SCOTTSDALE — Like every player at Triple-A, Chris Shaw hoped to be greeted by the general manager when his minor league season was over. But he was hoping that meeting would take place in San Francisco, not Sacramento.
Shaw led the organization in home runs last season with 24 across two levels, but he wasn’t on the list for a September call-up, even though the big league team was finishing off a disappointing season that lacked any semblance of buzz down the stretch. The front office was hesitant to promote Shaw, one of the system’s top prospects, because he doesn’t have to be placed on the 40-man roster until after this season and team officials knew roster spots would be valuable as they tried to reshape the big league team.
But there was an on-field reason, too, and Bobby Evans always pointed to Shaw’s lack of experience in left field when asked about roster moves. It was a message that Evans gave Shaw in person when they met after a season in which the lefty slugger had a .871 OPS, with 35 doubles to go with those homers.
“He told me, ‘I think you could help the lineup this year, but we don’t want to rush you defensively.’ I understand that,” Shaw said. “Obviously it’s a little tough to hear when you put yourself in a spot to be up there, but I don’t want to be a guy who goes up and comes right down because my defense is not up to snuff.”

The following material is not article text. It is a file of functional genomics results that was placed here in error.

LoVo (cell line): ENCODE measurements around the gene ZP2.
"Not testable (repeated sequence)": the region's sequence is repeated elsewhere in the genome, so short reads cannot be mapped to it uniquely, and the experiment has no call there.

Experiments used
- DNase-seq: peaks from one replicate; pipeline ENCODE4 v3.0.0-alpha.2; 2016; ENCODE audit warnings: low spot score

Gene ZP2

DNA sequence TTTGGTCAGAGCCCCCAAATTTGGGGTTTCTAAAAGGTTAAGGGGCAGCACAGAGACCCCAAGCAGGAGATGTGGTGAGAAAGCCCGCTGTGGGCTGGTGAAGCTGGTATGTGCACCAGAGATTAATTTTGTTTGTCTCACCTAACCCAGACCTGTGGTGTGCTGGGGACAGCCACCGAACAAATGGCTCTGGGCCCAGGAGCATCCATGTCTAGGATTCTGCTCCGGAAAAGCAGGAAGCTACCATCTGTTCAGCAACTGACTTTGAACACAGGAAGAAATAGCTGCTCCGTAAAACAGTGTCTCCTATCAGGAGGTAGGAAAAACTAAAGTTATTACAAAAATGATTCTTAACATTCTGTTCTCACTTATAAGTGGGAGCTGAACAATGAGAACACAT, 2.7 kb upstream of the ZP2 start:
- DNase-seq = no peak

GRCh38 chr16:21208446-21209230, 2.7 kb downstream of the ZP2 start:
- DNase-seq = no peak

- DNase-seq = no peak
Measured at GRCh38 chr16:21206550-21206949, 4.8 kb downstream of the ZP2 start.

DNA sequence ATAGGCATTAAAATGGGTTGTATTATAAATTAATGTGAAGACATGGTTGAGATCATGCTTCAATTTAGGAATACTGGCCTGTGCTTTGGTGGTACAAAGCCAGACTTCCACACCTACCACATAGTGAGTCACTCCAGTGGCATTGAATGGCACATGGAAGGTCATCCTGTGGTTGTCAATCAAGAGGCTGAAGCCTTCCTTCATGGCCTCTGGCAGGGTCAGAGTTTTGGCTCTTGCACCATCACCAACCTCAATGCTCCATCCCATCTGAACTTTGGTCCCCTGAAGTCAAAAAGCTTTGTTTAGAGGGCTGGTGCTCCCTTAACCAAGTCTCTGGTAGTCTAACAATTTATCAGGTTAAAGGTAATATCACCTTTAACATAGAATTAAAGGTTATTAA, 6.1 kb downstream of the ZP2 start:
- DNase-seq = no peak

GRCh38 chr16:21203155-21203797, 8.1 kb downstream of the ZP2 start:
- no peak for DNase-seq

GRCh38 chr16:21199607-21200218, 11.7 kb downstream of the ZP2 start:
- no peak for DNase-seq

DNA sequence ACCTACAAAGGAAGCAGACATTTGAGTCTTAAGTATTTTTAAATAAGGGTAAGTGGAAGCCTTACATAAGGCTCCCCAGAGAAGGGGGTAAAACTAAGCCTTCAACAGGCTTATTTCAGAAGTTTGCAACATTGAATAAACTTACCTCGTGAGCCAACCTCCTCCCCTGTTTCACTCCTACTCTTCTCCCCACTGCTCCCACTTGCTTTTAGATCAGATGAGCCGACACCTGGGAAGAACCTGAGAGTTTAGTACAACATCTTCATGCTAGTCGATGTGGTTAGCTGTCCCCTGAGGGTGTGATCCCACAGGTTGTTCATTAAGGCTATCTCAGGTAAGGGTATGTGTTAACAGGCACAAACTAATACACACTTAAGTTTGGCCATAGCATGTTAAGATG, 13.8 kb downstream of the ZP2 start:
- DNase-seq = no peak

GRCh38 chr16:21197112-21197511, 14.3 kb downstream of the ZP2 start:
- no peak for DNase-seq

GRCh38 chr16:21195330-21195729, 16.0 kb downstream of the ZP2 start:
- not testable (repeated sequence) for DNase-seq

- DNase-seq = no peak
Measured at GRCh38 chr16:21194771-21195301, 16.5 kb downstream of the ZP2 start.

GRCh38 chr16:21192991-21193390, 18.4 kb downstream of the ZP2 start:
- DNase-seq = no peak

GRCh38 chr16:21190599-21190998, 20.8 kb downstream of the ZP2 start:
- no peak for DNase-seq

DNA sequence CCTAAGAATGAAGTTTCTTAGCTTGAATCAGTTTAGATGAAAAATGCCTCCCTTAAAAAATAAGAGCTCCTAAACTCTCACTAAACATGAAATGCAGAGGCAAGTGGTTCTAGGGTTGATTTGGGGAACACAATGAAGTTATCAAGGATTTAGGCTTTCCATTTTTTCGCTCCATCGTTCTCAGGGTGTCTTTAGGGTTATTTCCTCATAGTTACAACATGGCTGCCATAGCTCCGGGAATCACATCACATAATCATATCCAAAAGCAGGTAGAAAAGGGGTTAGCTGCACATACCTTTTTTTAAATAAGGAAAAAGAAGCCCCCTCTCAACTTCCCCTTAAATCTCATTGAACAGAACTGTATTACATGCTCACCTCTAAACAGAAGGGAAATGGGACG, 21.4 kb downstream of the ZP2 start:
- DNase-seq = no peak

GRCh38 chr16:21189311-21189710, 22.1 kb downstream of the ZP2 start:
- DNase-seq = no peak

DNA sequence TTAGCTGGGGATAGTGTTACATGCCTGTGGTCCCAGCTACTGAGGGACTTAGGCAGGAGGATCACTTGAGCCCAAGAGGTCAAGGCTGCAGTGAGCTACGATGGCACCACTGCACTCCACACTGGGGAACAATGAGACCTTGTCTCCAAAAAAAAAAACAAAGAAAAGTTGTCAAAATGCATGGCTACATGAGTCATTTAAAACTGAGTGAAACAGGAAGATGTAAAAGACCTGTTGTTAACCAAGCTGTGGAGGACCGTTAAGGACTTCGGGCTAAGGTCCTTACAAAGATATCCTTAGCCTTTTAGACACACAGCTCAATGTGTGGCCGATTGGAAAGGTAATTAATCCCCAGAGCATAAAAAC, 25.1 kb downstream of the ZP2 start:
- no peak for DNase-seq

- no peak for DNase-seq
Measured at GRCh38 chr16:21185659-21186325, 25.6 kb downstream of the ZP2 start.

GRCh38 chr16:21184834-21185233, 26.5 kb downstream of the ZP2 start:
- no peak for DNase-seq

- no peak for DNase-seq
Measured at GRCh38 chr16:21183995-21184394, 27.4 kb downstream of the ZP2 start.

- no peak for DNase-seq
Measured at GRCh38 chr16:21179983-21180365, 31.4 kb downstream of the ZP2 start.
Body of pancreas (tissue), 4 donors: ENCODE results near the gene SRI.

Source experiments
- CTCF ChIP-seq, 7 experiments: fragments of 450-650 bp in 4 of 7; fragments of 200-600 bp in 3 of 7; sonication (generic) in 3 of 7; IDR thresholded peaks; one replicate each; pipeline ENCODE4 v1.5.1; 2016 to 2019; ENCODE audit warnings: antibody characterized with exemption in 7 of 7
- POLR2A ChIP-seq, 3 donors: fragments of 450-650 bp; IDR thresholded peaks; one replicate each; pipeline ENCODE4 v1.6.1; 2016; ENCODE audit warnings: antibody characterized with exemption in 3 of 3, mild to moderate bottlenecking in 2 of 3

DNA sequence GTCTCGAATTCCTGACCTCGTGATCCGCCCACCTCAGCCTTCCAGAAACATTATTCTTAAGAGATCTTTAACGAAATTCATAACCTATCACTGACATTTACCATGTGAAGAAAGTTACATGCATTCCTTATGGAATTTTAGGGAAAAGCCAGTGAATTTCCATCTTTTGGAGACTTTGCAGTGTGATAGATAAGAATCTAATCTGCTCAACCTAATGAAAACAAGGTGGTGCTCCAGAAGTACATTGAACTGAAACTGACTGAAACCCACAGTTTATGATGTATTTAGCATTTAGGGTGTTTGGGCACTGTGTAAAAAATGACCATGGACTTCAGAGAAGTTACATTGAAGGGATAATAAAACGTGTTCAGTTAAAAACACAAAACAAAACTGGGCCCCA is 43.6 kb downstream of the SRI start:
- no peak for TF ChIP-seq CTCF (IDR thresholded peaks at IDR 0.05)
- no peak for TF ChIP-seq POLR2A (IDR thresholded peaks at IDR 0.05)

To quiet any doubts the big league staff might have, Shaw has done more than just work on the fundamentals of left field. He lost 15 pounds in the offseason to try and become lighter on his feet in left field. The transformation was not something that the front office or training staff told Shaw to do. It was something he felt was necessary, though.
“In my mind, it was how can I stay lighter on my feet and be quicker. I talked to the Giants (coaches and front office people) and they said I get good reads out there, but it’s just that first step that’s lacking a little quickness,” he said. “I thought that if I get leaner that the first step quickness would come on its own.
To drop the weight, Shaw — who was listed at 6-foot-4, 235 pounds last season — tried a modified paleo diet. It wasn’t as strict as the one Hunter Pence famously embraced in past years, but Shaw still stuck to healthier food for most of an offseason spent training in Boston.
“But obviously there were days I would go crush a pizza,” he said, laughing.
Shaw’s physique has never been an issue for the Giants. He was physically imposing the day he visited AT&T Park after being drafted 31st overall in 2015. He likes what he’s seen from the offseason changes, though.
“My swing feels the same and the power is the same, but the outfield stuff is where I feel different this spring,” he said. “I feel lighter on my feet and I have more energy in games.”
In his second big league camp, Shaw has been working with the big league outfielders in the morning and soaking in advice from a group of veterans. He already has implemented one tip from Hunter Pence about pre-pitch preparation, and the work — both on the field and in the offseason — has been noticed. Bench coach Hensley Meulens now works with the outfielders, and he said Triple-A manager Dave Brundage and hitting coach Damon Minor have already mentioned that they’ve seen a difference in Shaw’s defensive ability.
“They said he’s definitely improved the way he’s moving in the outfield,” Meulens said. “He sees the writing on the wall."